For cynical twenty-three-year-old August, moving to New York City is supposed to prove her right: that things like magic and cinematic love stories don’t exist, and the only smart way to go through life is alone. She can’t imagine how waiting tables at a 24-hour pancake diner and moving in with too many weird roommates could possibly change that. And there’s certainly no chance of her subway commute being anything more than a daily trudge through boredom and electrical failures.
But then, there’s this gorgeous girl on the train.
Jane. Dazzling, charming, mysterious, impossible Jane. Jane with her rough edges and swoopy hair and soft smile, showing up in a leather jacket to save August’s day when she needed it most. August’s subway crush becomes the best part of her day, but pretty soon, she discovers there’s one big problem: Jane doesn’t just look like an old school punk rocker. She’s literally displaced in time from the 1970s, and August is going to have to use everything she tried to leave in her own past to help her. Maybe it’s time to start believing in some things, after all.
Casey McQuiston’s One Last Stop is a magical, sexy, big-hearted romance where the impossible becomes possible as August does everything in her power to save the girl lost in time.
Thank you very much to Libro.fm and St. Martin’s Press for providing me with a review copy of this novel in exchange for an honest review.
One Last Stop is out now!
The first time August met Jane, she fell in love with her for a few minutes, and then stepped off the train. That’s the way it happens on the subway—you lock eyes with someone, you imagine a life from one stop to the next, and you go back to your day as if the person you loved in between doesn’t exist anywhere but on that train. As if they never could be anywhere else.
Casey McQuiston blew everyone away with their debut novel Red, White and Royal Blue and I can confirm that the same can be said for their sophomore novel, One Last Stop. A sapphic time travel romance set in New York! Who wouldn’t love that premise?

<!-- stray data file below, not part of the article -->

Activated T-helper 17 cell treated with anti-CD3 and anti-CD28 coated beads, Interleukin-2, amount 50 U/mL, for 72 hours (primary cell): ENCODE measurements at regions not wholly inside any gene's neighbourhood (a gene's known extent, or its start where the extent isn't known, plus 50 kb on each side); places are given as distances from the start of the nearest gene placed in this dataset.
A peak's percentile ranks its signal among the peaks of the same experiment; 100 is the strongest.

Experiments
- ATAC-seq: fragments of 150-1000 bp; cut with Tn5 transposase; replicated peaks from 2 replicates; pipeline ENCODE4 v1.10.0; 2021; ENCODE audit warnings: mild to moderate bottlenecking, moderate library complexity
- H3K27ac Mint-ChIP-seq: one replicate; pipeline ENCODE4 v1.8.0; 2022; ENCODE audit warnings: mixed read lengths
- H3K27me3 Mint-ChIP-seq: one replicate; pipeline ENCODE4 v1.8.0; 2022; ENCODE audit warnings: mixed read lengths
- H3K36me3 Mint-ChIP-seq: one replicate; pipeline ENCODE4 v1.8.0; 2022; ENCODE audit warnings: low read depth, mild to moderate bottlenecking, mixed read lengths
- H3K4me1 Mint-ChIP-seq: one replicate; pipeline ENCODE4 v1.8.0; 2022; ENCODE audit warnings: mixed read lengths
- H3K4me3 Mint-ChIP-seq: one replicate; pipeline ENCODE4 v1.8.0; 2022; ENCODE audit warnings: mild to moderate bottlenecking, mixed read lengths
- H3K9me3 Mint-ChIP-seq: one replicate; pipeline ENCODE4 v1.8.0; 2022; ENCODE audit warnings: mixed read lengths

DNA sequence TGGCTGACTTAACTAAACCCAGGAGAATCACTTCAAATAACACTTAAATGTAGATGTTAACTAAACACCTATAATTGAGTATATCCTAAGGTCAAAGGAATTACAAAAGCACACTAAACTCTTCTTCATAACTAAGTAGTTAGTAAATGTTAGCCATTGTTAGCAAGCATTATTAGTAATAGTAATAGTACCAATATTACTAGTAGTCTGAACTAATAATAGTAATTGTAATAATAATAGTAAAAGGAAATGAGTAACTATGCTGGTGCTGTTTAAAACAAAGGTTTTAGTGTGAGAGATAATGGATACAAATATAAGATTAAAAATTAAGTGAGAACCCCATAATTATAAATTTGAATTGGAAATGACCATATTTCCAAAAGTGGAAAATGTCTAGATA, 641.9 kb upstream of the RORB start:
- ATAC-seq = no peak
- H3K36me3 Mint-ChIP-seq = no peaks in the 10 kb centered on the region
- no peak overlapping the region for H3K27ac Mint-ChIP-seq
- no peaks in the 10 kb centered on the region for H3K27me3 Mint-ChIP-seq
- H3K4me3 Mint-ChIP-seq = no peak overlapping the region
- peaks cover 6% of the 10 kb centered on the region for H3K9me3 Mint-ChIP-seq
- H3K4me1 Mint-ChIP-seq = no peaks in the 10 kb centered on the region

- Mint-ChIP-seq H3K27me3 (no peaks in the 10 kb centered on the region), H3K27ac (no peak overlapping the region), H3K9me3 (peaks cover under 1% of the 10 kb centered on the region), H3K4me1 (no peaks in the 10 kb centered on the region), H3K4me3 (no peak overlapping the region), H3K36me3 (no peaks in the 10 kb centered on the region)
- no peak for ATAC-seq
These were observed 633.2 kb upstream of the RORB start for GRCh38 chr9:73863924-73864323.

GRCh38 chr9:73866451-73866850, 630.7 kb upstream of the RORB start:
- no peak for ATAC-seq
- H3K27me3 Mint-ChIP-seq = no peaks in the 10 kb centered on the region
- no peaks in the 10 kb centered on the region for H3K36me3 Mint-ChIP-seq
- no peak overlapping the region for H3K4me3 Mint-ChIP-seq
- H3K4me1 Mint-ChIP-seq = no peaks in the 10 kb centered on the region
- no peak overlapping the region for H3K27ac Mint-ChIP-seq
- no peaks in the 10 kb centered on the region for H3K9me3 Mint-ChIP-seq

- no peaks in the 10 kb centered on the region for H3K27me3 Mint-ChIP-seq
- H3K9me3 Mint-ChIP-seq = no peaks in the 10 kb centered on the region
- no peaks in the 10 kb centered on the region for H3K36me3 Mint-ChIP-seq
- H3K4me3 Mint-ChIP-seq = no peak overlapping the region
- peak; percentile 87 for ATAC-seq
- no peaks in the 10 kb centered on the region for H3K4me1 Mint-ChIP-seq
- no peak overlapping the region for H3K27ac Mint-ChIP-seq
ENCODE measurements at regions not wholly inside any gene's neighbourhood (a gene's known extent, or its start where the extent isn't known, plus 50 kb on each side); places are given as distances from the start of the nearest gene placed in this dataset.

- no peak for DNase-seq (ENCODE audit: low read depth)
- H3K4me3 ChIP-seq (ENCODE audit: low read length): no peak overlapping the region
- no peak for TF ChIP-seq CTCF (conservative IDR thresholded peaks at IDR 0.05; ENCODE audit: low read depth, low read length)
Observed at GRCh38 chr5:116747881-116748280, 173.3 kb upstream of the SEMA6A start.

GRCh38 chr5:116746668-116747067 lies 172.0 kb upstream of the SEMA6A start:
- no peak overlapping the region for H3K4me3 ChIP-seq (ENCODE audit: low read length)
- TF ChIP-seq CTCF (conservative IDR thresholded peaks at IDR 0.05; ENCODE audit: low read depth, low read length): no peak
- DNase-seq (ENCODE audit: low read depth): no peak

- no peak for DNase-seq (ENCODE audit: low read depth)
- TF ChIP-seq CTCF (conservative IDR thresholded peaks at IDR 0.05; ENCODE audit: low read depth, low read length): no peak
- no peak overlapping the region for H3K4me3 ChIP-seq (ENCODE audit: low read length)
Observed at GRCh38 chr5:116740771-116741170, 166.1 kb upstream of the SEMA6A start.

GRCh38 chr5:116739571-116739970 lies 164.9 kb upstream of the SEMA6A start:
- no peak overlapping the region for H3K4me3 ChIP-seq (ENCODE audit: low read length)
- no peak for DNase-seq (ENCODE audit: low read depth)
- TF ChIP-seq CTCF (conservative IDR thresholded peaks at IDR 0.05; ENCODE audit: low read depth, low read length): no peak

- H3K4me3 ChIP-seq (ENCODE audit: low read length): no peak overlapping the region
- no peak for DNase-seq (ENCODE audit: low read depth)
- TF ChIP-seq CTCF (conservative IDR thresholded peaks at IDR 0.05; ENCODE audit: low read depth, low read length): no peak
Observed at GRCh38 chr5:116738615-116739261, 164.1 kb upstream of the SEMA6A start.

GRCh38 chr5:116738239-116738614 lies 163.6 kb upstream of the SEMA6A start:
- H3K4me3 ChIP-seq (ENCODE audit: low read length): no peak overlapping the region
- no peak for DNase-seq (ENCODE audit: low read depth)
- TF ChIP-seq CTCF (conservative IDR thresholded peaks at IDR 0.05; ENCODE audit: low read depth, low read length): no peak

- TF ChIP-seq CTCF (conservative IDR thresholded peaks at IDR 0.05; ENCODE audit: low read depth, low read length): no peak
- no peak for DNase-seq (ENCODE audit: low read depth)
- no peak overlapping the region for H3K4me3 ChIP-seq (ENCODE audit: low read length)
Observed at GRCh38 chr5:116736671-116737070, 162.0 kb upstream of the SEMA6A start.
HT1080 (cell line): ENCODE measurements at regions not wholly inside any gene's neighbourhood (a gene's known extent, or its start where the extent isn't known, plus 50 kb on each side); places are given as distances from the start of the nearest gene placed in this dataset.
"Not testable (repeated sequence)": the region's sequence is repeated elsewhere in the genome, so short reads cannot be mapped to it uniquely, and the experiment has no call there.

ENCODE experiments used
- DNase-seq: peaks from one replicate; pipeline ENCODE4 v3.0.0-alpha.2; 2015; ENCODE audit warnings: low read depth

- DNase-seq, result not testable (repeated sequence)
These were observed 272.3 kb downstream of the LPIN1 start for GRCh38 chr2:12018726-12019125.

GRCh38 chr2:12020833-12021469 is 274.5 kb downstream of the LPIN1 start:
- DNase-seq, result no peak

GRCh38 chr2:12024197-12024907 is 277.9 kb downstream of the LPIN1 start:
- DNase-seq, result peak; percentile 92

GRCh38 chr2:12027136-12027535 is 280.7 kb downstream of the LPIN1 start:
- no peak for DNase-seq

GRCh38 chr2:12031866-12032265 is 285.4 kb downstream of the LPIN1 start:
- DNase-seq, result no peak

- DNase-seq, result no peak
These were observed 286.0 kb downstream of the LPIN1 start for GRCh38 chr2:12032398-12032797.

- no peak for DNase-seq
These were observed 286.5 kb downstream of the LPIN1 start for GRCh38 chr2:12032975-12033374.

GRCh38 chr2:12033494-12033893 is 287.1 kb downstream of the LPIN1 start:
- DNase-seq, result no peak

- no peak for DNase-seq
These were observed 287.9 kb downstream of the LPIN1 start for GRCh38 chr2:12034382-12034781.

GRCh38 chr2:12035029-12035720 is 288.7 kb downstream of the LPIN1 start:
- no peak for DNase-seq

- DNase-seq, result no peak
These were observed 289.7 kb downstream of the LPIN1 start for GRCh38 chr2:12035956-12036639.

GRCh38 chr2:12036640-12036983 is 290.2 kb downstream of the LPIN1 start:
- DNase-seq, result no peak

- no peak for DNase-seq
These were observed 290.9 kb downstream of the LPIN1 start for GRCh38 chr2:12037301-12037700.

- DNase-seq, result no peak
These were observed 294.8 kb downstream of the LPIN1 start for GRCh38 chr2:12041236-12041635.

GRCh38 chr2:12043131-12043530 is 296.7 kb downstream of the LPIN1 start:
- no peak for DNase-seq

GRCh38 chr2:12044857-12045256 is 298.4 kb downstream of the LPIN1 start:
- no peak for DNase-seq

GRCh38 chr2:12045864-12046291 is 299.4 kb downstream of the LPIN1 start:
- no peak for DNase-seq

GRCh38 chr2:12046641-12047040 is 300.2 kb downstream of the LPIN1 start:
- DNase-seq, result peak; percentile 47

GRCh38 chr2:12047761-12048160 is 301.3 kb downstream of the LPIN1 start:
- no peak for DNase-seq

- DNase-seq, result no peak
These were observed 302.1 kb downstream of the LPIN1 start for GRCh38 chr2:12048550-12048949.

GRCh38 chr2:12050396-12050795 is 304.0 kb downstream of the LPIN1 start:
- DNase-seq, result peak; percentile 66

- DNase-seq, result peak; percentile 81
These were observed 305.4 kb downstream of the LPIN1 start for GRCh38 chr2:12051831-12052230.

August is 23 years old and doesn’t have much in the way of plans for her future, aside from moving from university to university and being a constant student. She decides to go to school in New York, hoping that this move will inspire a change in her, having left behind her mother who dedicated her life to solving the disappearance of her elder brother back in the 1970s, a feat she has forced August into as well. In New York, August meets a close group of eccentric queer friends and forms a deep bond with them, thinking that she may have finally found a place where she belongs. Then, she meets a mysterious girl on the subway, a girl who doesn’t seem to be able to leave the Q train, and August’s carefully controlled life suddenly becomes upended.
The characters in this book are so incredibly relatable, which is one of McQuiston’s wonderful writing strengths: making characters seem larger than life. August is probably the one I connected to the most: she is deeply unsure of herself and her future, she is a bisexual disaster, and is generally insecure of herself, even though she has all of these amazing support systems. Yeah, a bit too real there, McQuiston.
Then we have the incredible Jane, the Chinese butch lesbian love interest every sapphic wishes they had in their life and/or can be. Jane is such a sweet and fun character and makes One Last Stop shine. She has no idea how, but Jane has spent the past 40 years on the Q train in a New York City subway. She has forgotten every aspect of her life before the train … until she meets August, who uses her investigative skills, honed by her mother, to help Jane remember the life she left behind in the 1970s. And when August and Jane begin to develop feelings for each other as they’re hunched over old files, searching for Jane’s past, there are actual fireworks. The chemistry between the two characters is visibly apparent on the page, and felt so deeply by the reader. And the yearning! It’s really too much.
I also adored the side characters, August’s roommates, whose lives the reader can’t help but be drawn into. There’s Niko, a trans Latino psychic who also moonlights as a very bad bartender; then there’s Niko’s girlfriend Myla, a Black engineer who turns to working on her art as the science life was destroying her; and finally there’s Wes, a Jewish tattoo artist who is desperately in love with the lovely drag queen who lives across from them but doesn’t believe he is worthy of love and is too awkward to do anything about it.
While I didn’t understand a single scientific and time travel element of this book, that was ok because I was really in it for the vibes — the book is very hopeful and fun, and just so inspiring. All of these characters delve deep into the reader’s soul and nestle themselves there. I don’t think anyone could come out of this novel not falling in love with it.
I highly recommend One Last Stop. If you loved Red, White and Royal Blue, undoubtedly you will love this book just as much!